Inheritors of the Earth: How Nature Is Thriving in an Age of Extinction

By Chris D. Thomas
Read by Bob Reed

9.88 Hours 09/05/2017 unabridged
Format: Digital Download (In Stock)
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    ISBN: 9781478988724

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Human activity has irreversibly changed the natural environment. But the news isn't all bad. It's accepted wisdom today that human beings have permanently damaged the natural world, causing extinction, deforestation, pollution, and of course climate change. But in Inheritors of the Earth, biologist Chris Thomas shows that this obscures a more hopeful truth--we're also helping nature grow and change. Human cities and mass agriculture have created new places for enterprising animals and plants to live, and our activities have stimulated evolutionary change in virtually every population of living species. Most remarkably, Thomas shows, humans may well have raised the rate at which new species are formed to the highest level in the history of our planet. Drawing on the success stories of diverse species, from the ochre-colored comma butterfly to the New Zealand pukeko, Thomas overturns the accepted story of declining biodiversity on Earth. In so doing, he questions why we resist new forms of life, and why we see ourselves as unnatural. Ultimately, he suggests that if life on Earth can recover from the asteroid that killed off the dinosaurs, it can survive the onslaughts of the technological age. This eye-opening book is a profound reexamination of the relationship between humanity and the natural world.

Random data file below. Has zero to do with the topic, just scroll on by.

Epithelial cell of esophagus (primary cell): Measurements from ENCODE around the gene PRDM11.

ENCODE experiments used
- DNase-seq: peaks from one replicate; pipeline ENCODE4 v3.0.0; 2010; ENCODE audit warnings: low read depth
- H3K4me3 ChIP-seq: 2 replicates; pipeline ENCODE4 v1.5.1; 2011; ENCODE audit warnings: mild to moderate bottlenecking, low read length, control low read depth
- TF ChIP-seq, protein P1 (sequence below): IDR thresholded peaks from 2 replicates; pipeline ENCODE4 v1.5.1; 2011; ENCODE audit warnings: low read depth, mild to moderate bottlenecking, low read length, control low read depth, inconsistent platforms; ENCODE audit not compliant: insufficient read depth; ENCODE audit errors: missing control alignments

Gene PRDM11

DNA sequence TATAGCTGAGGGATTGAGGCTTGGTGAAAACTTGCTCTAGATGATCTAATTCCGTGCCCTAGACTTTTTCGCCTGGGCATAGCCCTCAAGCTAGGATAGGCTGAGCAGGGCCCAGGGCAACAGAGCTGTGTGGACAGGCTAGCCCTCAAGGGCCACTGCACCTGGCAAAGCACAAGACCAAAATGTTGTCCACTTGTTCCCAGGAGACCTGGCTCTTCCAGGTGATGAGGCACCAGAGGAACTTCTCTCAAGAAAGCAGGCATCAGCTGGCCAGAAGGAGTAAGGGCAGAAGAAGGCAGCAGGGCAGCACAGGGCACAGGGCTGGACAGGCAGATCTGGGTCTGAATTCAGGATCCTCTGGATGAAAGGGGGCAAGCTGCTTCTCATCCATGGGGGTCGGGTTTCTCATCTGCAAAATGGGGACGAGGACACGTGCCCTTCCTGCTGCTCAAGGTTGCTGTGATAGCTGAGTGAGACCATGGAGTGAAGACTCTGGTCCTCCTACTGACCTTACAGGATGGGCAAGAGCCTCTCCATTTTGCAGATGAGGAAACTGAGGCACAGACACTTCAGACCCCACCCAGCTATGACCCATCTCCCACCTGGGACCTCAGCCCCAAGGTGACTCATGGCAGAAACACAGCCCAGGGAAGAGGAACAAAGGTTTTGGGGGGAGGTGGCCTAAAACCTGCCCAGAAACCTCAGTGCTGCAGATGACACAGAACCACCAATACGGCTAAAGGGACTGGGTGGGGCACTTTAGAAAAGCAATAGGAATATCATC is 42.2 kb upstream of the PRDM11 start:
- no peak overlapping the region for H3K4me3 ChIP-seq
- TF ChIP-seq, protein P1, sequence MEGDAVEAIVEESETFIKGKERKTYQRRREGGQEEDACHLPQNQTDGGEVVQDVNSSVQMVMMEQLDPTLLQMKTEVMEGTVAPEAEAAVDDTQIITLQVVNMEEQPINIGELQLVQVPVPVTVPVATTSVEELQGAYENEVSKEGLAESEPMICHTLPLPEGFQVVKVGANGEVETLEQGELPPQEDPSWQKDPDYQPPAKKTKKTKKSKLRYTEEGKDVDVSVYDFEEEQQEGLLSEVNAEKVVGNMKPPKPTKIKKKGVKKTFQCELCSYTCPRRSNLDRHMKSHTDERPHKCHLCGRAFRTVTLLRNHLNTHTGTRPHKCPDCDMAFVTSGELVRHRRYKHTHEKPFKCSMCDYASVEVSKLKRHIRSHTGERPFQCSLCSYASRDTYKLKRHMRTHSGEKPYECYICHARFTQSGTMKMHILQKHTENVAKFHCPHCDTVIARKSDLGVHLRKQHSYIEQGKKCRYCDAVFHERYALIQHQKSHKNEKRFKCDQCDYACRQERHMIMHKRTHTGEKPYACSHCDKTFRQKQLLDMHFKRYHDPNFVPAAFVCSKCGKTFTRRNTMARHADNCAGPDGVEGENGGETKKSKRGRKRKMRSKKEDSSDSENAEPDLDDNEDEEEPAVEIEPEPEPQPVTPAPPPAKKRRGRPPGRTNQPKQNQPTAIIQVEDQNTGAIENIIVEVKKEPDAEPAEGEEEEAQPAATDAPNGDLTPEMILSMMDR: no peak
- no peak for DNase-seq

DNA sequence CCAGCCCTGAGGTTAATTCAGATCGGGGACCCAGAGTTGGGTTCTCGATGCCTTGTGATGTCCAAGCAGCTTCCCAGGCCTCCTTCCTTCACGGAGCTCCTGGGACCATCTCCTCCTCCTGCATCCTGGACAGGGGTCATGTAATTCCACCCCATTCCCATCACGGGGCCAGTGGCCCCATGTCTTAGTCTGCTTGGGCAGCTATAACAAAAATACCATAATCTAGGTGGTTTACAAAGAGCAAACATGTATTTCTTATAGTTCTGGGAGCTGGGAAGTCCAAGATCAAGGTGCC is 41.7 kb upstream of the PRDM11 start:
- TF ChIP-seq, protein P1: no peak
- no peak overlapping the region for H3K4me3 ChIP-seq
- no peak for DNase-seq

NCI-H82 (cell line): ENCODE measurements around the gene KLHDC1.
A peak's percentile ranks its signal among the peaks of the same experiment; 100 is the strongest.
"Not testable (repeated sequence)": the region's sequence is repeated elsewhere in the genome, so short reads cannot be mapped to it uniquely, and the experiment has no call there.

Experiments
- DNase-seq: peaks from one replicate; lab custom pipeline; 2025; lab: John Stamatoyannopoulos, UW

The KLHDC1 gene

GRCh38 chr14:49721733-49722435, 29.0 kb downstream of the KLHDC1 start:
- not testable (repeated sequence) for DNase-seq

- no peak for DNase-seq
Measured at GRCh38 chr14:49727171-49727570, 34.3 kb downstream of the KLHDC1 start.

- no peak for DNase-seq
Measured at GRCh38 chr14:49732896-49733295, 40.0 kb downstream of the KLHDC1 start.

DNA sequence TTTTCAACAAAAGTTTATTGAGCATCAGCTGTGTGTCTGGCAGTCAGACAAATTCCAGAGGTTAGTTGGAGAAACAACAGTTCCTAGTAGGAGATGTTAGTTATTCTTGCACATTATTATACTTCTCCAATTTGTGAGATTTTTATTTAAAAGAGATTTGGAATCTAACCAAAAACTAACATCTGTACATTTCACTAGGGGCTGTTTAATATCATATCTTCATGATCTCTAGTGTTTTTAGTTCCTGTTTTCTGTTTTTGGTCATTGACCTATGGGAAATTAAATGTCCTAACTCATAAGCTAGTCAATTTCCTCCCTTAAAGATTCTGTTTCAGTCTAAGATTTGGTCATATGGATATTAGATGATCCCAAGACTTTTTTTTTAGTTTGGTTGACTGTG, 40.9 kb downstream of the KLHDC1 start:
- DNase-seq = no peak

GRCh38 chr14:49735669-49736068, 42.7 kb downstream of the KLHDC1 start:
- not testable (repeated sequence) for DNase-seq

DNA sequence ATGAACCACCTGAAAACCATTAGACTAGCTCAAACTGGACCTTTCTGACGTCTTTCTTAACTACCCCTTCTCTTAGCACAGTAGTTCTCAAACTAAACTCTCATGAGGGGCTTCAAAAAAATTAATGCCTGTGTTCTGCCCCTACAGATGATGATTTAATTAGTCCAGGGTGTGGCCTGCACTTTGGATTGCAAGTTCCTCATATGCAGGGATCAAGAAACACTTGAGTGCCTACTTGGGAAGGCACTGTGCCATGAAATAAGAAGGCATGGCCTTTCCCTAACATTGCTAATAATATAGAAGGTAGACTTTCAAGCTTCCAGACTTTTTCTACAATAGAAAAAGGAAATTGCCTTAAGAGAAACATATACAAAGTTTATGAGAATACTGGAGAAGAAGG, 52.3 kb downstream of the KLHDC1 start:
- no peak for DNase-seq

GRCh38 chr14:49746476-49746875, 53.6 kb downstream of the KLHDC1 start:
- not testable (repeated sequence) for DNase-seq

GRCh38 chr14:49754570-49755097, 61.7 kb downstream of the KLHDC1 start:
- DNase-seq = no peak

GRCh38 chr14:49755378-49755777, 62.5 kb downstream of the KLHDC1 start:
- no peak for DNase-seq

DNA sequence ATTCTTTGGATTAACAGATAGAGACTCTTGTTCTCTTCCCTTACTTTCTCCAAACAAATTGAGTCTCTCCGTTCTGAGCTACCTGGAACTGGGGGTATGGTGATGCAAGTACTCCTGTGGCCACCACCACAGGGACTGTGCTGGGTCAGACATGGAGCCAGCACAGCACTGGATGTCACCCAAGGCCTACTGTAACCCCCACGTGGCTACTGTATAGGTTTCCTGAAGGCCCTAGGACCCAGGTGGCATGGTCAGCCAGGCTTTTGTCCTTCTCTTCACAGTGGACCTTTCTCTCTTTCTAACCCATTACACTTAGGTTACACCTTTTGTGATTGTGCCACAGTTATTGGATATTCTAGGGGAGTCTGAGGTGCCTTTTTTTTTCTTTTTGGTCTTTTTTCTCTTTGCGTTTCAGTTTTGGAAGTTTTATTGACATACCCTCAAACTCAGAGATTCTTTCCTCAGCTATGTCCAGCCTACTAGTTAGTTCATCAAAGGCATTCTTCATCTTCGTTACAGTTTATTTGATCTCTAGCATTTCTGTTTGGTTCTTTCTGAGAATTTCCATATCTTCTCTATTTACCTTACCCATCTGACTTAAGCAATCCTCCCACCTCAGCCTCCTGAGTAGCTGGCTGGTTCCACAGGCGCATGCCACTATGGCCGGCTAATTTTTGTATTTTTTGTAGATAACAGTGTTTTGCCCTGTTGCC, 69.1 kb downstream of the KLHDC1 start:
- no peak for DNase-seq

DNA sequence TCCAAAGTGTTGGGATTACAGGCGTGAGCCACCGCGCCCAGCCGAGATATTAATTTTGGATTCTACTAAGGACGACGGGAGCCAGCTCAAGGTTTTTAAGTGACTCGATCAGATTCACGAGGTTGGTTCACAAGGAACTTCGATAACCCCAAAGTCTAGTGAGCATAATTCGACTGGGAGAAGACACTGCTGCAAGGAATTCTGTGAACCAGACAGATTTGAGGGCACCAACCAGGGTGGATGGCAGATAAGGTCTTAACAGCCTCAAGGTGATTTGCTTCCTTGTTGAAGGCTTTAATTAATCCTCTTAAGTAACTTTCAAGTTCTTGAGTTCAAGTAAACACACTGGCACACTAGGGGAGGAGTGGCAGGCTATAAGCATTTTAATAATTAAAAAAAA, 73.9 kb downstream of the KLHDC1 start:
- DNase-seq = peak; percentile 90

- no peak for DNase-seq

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Summary

Summary

Human activity has irreversibly changed the natural environment. But the news isn't all bad.
It's accepted wisdom today that human beings have permanently damaged the natural world, causing extinction, deforestation, pollution, and of course climate change. But in Inheritors of the Earth, biologist Chris Thomas shows that this obscures a more hopeful truth--we're also helping nature grow and change. Human cities and mass agriculture have created new places for enterprising animals and plants to live, and our activities have stimulated evolutionary change in virtually every population of living species. Most remarkably, Thomas shows, humans may well have raised the rate at which new species are formed to the highest level in the history of our planet.